progress while in the open ocean.
In more sheltered waters, the grays
show different behavior. They linger and rest for days or weeks, feeding
opportunistically. Until recently it was believed they did not feed during
migration, but scientists now admit exceptions to that rule. Although the
prevalent rocky bottom on the Chichagof- Yakobi coast prevents widespread
foraging, we have observed them feeding in several places. One of our
favorite viewing locations is a high rock promontory, overlooking a
semi-protected sand-bottomed bay. We watch them meander undisturbed below
us, resting and feeding. They are always here during these months, likely
because these buffets are few and far between.
After a year’s absence, underway
toward the bay we had shared with the juvenile gray, we had no inkling of
the surprise in store. He was still there, or had returned, still alone. We
could not believe our good fortune. And something had changed. As we
continued into the heart of the bay, he moved along the shore parallel to
our course. Coincidence, of course. Then, as we anchored, he slowly circled
our inner sanctum. Was he welcoming us back? He remained within sight while
we prepared to kayak the lagoons.
Whale watching & paddling with Earl Gray
Photo: Linda Radnich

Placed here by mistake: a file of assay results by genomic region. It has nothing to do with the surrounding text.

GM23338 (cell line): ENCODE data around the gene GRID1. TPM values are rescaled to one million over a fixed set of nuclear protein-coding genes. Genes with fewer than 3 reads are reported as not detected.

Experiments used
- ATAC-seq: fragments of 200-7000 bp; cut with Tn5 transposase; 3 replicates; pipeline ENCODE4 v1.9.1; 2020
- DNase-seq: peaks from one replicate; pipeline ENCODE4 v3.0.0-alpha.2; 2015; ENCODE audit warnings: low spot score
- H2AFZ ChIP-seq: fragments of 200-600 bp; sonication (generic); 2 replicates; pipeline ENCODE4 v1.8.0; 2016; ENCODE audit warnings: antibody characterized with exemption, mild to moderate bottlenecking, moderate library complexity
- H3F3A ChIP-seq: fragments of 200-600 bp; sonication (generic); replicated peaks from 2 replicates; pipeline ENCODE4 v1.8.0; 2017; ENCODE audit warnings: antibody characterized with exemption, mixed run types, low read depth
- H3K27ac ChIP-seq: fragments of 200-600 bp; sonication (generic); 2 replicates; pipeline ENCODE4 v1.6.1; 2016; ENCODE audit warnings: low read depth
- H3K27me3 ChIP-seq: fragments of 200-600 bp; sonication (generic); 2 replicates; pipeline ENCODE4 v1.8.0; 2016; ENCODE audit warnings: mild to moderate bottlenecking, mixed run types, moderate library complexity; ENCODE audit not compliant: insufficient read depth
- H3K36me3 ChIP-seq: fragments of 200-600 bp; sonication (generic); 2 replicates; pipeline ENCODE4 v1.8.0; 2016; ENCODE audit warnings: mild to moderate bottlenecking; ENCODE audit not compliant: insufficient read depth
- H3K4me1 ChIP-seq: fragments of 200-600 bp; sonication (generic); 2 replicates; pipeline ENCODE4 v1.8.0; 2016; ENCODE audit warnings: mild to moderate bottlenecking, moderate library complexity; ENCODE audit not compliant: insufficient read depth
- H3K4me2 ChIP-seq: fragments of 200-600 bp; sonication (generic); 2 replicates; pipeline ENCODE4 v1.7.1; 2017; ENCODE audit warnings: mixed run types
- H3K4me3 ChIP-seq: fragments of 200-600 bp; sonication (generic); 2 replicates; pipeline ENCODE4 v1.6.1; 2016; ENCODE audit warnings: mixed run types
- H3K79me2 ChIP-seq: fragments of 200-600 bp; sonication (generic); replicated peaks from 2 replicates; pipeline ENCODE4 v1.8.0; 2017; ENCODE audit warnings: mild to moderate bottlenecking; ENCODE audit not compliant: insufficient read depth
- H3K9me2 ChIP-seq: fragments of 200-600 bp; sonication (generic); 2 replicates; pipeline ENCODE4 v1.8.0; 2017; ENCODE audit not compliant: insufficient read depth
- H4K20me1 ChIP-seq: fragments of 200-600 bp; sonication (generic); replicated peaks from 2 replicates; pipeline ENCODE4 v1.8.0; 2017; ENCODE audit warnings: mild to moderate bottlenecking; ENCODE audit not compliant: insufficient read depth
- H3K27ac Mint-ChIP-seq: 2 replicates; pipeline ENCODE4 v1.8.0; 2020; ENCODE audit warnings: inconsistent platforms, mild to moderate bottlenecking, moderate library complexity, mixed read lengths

Nightfall comes late to Southeast
Alaska in spring. As we sat reliving events after a
long day of kayaking the inner reaches with eagles, seabirds, and even a
mother brown bear with two cubs, we heard our whale friend exhale. Now
accustomed to his presence, we talked about the privilege of being alone and
on good terms with this amazing creature in this magical corner of the
planet. One tea-drinking guest suggested we name him, so "Earl" it was. Earl
Gray spent the night with us, very close by, resting, his subdued
exhalations floating eerily through the stone silent wilderness.
The history of the relationship
between the California gray whale and humans is long and sometimes bitter.
Some coastal native American groups hunted grays for subsistence, using all
parts of the animal and respecting their greatness. The hunts carried out by
other cultures, including our own, were quite another matter. These
slaughters took place in the birthing lagoons of Baja, where grays were
concentrated and trapped, and in favorite feeding areas of the Bering Sea.